Haworthia Growth Guide

Haworthia Plant Info

The Haworthia is a wonderfull succulent to care for; it is active and small, and great to keep around the house. When growing the Haworthia, you should know several things.

The first that it creates a beautiful rosette, thick fleshy leaves, with white pearly like bands that give them their own distinctive look. Growing the Haworthia is easy for most people, plus it is a healthy aloe and echeveria pant that also creates this beautiful Haworthia.

This succulent, like so many others, requires plenty of light, and enough moisture during the summer months. Try not to over water the plant, if you want to learn how to water the Haworthia. Better have a look at our “Watering Guide,” where you can learn everything you need. You should be sure to learn how to care for the plant before buying one.

♠ Botanical Name: Haworthia
♠ Popular Name: Pearl plant, Zebra cactus, cushion aloe, star window plant
♠ Mature Size: grows to be around, 3 to 5 inches, some up too 20 inches
♠ Prefers the sun
It is best to keep the plant in sandy soil.
♠ Haworthia blooms during the summer.
♠ The Haworthia has White flower color
♠ Lives in Zones: 11

How to Grow Haworthia

Make sure that you keep the Haworthia in a pot on a window ledge, If you have ever managed to keep an aloe plant alive, you will be fine. When growing the Haworthia it is essential that you don’t overwater the plant, it will kill the succulent. It should never be over watered under any circumstances.

The Haworthia is a wonderfully decorative plant that can be grown in so many different containers, to make it that much more fun. If you are going to grow your plant in a strange container, you need to make sure that the container has proper drainage.

If the container does not have good drainage, then I would advise you to take the plant out of its container. Add extra gravel to the bottom of the container; it will help you reduce the risk of overwatering. It is essential that you keep an eye out for any sunburned spots on your plot, and move it away from the sun if it gets sunspots.

Haworthia Growth Guide

Picture via freepik

Haworthia Lighting tip

Haworthia should be kept in a well-lit zone, but not direct sunlight. As with most succulents, the plant grows quickly in sunny conditions. In the Haworthia natural environment, the plant is mostly found around rocks in the shades.

When kept at home, make sure the plant is placed in a window that gets enough sunlight, at least several hours a day. If the leaves turn yellow or white, it means the plant is getting too much sun. When Haworthia gets too little sun, the green color goes away. The plant is similar to people; it can get a sunburn, so be careful where you place it during the warmest months.


The best soil for Haworthia is the cactus mix or a well-draining soil; we wrote an article on “well-draining Soil” to help you. Most growers forget to mix the soil correctly, so the sand clogs up, and the soil does not drain as it should.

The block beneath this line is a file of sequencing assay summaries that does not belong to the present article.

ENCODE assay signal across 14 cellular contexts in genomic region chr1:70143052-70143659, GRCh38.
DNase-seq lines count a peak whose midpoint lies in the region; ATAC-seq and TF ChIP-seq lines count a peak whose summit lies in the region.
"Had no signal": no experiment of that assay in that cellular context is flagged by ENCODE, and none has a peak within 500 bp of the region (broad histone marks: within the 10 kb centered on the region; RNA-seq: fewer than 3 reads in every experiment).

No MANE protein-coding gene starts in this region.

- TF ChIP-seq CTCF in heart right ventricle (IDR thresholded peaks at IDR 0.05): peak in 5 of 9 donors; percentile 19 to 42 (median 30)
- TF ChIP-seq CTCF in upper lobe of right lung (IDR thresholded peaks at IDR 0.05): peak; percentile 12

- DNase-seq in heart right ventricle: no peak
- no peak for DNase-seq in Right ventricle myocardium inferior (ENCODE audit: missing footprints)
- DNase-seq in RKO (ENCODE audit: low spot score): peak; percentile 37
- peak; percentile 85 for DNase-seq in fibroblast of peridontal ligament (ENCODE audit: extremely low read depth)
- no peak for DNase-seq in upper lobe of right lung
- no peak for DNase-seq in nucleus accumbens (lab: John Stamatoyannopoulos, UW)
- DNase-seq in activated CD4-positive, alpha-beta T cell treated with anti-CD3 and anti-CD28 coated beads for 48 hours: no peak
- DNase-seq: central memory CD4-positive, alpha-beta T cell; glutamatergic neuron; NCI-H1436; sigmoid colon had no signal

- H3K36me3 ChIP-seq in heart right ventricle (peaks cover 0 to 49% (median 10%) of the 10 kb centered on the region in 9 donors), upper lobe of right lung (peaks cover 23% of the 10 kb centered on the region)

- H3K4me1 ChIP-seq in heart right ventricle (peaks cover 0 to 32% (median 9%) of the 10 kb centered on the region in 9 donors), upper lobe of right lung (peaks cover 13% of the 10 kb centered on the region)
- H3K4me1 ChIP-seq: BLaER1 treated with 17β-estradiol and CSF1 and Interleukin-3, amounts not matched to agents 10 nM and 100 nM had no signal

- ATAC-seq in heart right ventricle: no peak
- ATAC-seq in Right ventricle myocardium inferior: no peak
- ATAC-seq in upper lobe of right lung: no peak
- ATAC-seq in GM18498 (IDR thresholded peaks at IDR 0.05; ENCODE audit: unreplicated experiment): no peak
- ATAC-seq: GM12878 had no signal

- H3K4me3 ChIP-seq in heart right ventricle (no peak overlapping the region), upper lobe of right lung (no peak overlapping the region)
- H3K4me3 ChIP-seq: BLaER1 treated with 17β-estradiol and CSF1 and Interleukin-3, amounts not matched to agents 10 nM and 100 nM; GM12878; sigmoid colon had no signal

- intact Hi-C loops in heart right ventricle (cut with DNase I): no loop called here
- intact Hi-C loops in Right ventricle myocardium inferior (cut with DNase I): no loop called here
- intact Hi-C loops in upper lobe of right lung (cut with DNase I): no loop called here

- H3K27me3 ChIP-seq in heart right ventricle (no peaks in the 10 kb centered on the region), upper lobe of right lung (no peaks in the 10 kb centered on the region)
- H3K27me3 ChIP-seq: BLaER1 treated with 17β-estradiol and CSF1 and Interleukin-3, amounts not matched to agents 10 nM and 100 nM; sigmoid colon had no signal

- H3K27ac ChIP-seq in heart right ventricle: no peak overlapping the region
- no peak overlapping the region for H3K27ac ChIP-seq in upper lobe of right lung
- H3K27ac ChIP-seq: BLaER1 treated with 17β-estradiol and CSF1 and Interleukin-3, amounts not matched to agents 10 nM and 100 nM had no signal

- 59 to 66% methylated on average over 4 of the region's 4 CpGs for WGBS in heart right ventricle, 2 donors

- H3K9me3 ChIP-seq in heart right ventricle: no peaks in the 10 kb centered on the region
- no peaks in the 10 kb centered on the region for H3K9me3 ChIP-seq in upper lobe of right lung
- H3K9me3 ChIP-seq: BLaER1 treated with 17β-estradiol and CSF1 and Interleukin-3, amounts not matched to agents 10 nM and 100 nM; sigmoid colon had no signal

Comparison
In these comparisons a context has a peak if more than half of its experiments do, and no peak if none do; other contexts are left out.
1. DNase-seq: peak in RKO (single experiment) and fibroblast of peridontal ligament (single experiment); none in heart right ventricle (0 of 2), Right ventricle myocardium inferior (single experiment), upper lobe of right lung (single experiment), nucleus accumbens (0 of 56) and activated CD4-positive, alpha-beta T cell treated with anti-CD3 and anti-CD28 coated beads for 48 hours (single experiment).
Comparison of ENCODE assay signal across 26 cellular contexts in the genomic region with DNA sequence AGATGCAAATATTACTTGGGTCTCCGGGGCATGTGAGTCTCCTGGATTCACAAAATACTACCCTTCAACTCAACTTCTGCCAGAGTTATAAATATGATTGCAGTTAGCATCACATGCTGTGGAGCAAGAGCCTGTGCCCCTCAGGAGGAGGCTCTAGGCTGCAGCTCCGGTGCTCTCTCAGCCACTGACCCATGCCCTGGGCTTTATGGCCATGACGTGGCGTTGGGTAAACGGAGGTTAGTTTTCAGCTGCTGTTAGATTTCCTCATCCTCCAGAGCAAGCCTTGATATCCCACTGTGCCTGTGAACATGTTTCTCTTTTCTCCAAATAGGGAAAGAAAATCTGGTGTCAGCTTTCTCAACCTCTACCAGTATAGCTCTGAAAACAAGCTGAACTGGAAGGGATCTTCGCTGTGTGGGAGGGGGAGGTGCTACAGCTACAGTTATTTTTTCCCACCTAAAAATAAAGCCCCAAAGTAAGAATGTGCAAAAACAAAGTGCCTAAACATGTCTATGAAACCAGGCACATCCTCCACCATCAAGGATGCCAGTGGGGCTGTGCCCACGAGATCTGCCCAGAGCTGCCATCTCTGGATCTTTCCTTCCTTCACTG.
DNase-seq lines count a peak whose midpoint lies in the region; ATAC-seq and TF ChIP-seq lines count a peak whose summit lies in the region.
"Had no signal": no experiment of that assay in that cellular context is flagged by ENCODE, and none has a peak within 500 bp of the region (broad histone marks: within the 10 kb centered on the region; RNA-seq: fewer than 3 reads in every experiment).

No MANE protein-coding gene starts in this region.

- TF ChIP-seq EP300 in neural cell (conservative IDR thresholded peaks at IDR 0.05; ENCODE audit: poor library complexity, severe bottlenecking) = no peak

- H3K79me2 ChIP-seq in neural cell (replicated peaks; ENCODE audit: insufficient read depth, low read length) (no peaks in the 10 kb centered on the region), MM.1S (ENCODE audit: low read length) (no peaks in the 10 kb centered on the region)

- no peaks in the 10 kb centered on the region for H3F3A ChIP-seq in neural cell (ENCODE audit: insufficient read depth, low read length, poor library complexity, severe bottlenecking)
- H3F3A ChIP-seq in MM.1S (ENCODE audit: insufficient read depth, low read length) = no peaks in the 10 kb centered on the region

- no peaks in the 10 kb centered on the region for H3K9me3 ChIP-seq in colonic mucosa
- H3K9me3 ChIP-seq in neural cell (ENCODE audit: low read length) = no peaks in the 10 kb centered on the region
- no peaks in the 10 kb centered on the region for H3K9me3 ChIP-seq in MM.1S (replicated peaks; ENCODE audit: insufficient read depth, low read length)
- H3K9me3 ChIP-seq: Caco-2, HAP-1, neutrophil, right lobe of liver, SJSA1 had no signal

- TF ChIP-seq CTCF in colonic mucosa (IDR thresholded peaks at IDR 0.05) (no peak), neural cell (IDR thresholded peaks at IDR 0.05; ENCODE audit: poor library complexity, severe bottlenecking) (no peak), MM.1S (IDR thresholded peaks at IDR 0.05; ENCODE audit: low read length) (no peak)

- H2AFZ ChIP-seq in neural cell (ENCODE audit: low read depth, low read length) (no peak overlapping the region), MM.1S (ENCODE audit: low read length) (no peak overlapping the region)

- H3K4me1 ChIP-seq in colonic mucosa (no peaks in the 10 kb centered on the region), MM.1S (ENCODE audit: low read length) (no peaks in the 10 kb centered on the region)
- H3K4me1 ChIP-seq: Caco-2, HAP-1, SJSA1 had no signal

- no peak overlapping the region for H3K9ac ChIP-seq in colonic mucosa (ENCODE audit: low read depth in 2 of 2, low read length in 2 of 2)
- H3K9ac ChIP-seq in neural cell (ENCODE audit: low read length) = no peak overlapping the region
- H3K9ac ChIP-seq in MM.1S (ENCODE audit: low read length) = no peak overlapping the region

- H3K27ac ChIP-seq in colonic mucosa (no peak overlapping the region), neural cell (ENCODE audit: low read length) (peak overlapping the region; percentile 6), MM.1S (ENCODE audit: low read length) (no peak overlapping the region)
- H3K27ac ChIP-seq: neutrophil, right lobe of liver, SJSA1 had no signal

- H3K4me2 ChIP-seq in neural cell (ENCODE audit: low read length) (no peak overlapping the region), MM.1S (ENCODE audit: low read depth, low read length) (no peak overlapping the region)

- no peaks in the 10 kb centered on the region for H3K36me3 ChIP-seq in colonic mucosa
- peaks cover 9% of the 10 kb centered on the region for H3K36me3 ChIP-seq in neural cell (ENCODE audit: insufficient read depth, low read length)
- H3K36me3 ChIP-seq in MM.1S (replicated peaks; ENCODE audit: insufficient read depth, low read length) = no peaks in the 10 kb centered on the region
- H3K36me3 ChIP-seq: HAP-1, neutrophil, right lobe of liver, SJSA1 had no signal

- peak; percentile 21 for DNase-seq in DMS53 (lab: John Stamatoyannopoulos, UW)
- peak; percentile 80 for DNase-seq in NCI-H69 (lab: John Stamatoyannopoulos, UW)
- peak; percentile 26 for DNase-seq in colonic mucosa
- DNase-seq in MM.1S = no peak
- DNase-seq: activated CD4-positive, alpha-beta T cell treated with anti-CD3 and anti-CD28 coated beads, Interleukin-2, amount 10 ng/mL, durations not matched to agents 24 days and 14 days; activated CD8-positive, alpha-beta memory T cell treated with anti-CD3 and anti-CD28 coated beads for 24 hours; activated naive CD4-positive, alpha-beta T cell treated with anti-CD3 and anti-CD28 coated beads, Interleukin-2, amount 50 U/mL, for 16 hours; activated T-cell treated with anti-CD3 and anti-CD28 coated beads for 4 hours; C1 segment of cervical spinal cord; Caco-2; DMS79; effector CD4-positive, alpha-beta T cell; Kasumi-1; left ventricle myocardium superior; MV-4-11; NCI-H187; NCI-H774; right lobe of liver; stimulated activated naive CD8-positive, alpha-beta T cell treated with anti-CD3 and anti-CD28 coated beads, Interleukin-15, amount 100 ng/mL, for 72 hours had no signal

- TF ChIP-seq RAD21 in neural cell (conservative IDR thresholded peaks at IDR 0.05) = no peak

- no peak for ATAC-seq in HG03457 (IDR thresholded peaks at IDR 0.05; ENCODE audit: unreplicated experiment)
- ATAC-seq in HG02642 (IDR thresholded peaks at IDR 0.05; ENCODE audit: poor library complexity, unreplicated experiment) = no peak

That means you could potentially over water the plant and kill it. It is better to use gravel rather than sandy soil, mixed with perlite, aquarium gravel. That will ensure that the plant-soil will drain better and help you keep the plant alive for longer.

Haworthia Growth Guide

Picture via simplysucculents


During the summer months, we recommend that you water the succulent thoroughly, think about what we said in our “Watering Guide,” then you will be fine. During the winter months, you need to reduce the amount of water you give the plant, don’t let the water collect around the rosette. The Haworthia has similar watering needs to other succulents, don’t overdo it.

Temperature and Humidity

Haworthia is plants that prefer a lot of heat, so the summer is ideal for these plants. When it is cold outside the plant could get a freezing injury, and no one wants to deal with that. This plant is like a stubborn person that requires a lot of care, so it grows well.

The plant should be placed around the house where you have proper ventilation so that it can capture the carbon dioxide for photosynthesis. It would be a good idea to keep a fan near your Haworthia so that your plant can breathe with ease.


If you want to learn how to fertilize your succulents then have a look at our “Fertilizer Guide” there you can learn everything you need.

Potting and Repotting

Haworthia plants are generally small plants only around 3 to 5 inches in height, and it grows slowly. When it grows, the plant usually grows in small clusters becoming wider and wider. With time, the groups will naturally get larger and split small leaves off. Those will be used for reporting.

For a better understanding of how to propagate the Haworthia, you can have a look at our detail “Popagating Guide,” it will give you step by step instructions.

Propagating Haworthia

 Generally speaking, when you propagate the Haworthia, you will use offsets from the main plant. If you need to take off the offset yourself, it should be done with a sterile sharp knife or scissors. Cut as close to the main stem as possible, and try to get some of the plant roots with if possible. By doing so, it will make the propagation process easier.

Now, before repotting, let the offset dry, then repot. It is similar to other succulents, as we talk about in detail in our “Propagation Guide.” When selecting a pot, pick a small container with a drainage hole, use the same soil as the main plant.

Lastly, place the new offset in a warm spot with plenty of light, a window with enough sunlight will do. Offsets have different needs for water than other succulents, so water more.

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